The evolution of communication technologies over the past 140 years has enabled ubiquitous connectivity with billions of sensors globally. However, today’s technologies still face fundamental obstacles, which prevent them from seamlessly extending to complex domains like the ocean, the human body, or supply chain environments. 
     
    In this talk, I will describe new technologies developed by my group that allow us to bring Internet-of-Things (IoT) to extreme environments. First, I will describe a new generation of underwater sensors that can sense, compute, and communicate without requiring any batteries; these devices enable real-time and ultra-long-term monitoring of ocean vitals (temperature, pressure, coral reefs) with important applications to scientific exploration, underwater climate monitoring, and defense. Next, I will talk about new wireless technologies for sensing the human body, both from inside the body as well as from a distance (contactless); these technologies have already been used to monitor disease progression (including in COVID19 patients), and pave way for novel diagnostic and treatment methods. Finally, I will describe new RFID-based micro-logistics solutions that can bring extreme visibility to supply chain processes, with applications to retail, warehousing, and manufacturing; these technologies also allow us to extend robotic perception beyond line-of-sight, enabling robotics to perform complex manipulation tasks that were not possible before. 
     
    The talk will cover how we have designed, built, and tested these technologies in the real-world, and highlight their applications to various industries. The talk will also outline the ongoing and potential impact of this line of work in addressing global challenges in climate, health, and automation.
    11:40am

    RFocus: Large-Scale Beamforming with Smart Surfaces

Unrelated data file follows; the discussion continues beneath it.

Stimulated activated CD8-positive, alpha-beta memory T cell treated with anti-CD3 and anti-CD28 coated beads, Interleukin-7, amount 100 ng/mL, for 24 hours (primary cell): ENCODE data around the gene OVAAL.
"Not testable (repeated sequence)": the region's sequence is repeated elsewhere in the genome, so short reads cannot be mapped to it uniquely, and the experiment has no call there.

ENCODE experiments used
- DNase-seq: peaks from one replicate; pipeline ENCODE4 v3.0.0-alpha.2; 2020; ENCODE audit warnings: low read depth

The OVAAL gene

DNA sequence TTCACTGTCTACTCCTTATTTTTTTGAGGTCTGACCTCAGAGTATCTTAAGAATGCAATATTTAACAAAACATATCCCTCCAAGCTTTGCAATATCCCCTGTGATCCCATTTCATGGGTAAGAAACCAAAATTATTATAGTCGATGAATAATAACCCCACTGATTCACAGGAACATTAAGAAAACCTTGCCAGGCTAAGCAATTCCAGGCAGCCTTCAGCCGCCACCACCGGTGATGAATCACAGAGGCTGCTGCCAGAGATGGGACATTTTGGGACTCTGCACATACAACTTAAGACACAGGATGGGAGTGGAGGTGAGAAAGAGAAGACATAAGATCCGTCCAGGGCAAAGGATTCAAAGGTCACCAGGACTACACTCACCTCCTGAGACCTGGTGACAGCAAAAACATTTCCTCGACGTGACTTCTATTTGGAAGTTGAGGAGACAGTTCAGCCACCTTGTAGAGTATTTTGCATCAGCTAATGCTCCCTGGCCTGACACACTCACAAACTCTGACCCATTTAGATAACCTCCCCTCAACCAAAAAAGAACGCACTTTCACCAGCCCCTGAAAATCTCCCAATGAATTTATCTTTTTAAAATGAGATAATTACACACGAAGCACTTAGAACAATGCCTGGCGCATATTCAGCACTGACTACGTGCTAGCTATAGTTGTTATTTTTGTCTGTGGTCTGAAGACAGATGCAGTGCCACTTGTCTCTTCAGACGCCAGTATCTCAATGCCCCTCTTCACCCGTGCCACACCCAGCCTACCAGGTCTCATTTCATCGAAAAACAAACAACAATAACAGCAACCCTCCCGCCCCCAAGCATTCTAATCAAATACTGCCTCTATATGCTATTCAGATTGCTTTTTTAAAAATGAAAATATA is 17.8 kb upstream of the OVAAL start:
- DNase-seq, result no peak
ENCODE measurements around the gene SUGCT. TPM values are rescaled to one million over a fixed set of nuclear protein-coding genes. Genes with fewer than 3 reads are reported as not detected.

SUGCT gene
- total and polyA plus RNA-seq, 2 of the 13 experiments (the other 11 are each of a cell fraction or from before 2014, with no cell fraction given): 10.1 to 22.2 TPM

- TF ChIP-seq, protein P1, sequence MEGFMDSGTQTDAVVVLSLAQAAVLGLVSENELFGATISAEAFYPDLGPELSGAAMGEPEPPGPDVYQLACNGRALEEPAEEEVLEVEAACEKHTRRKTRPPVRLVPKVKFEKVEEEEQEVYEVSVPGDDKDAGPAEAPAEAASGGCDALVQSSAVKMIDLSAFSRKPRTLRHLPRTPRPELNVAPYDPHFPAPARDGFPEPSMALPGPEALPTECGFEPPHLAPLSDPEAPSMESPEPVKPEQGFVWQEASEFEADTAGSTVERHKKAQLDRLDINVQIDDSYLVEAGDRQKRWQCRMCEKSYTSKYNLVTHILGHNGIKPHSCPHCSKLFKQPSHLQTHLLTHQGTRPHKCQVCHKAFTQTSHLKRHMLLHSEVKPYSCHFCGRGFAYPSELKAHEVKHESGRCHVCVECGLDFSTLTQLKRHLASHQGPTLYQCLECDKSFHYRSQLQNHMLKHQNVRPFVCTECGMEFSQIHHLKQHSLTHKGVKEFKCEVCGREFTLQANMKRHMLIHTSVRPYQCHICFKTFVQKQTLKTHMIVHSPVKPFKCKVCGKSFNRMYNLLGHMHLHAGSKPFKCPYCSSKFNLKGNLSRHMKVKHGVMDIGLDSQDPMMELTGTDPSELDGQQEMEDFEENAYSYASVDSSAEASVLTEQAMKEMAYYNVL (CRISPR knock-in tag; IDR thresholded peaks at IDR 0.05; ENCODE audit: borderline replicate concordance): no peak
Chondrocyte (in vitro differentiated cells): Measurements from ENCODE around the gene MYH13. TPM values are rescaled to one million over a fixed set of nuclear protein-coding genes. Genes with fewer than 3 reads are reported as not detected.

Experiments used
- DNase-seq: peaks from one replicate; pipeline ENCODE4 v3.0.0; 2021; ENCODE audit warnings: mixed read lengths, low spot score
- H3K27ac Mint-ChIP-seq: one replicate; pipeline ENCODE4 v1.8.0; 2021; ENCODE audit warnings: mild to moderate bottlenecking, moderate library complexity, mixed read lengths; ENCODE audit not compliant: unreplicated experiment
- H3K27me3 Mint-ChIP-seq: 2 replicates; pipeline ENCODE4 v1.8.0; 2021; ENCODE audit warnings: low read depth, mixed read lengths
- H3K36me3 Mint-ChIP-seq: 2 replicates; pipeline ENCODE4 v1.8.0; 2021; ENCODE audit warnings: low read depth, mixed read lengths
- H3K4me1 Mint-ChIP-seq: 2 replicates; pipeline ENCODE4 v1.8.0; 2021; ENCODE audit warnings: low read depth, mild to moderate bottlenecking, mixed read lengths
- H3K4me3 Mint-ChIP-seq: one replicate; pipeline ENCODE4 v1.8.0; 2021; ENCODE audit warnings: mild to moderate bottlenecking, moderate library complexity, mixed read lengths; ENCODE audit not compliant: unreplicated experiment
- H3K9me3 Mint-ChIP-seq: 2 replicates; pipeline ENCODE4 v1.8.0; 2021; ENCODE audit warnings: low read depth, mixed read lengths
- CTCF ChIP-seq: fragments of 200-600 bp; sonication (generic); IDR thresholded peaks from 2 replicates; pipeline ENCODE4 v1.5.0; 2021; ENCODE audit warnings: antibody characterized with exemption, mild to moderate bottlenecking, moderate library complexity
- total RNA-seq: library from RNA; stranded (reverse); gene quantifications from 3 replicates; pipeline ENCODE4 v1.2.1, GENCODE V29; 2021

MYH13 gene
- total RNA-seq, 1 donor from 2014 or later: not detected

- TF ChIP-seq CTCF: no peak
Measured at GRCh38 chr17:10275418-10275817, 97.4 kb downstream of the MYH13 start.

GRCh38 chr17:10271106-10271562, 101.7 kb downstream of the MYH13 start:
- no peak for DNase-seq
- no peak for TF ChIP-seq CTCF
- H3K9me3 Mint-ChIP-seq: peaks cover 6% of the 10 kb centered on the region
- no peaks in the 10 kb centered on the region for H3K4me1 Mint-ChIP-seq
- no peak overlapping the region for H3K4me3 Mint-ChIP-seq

Fujitsu Professor of Computer Science
    Hari Balakrishnan
    Fujitsu Professor of Computer Science

     

    Hari Balakrishnan is the Fujitsu Professor of Computer Science at MIT and a Director of MIT's Center for Wireless Networks and Mobile Computing. His research is in networked computer systems, with current interests in networking, sensing, and perception for sensor-equipped mobile devices connected to cloud or edge services running in datacenters. He has made many highly-cited contributions to mobile and sensor computing, Internet transport and routing, overlay networks and P2P systems, and data management.

    In 2010, based on the CarTel project, Balakrishnan co-founded Cambridge Mobile Telematics, a company that uses mobile sensing, statistical methods, AI, and behavioral science to make roads safer by making drivers better. Over the past few years, CMT has become the world's largest telematics service provider, serving millions of users in 25 countries via partnerships with insurers, cellular carriers, rideshare companies, and automobile makers. He was an advisor to Meraki from its inception in 2006 to its acquisition by Cisco in 2012. In 2003, Balakrishnan co-founded StreamBase Systems (acquired by TIBCO), the first high-performance commercial stream processing (aka complex event processing) engine.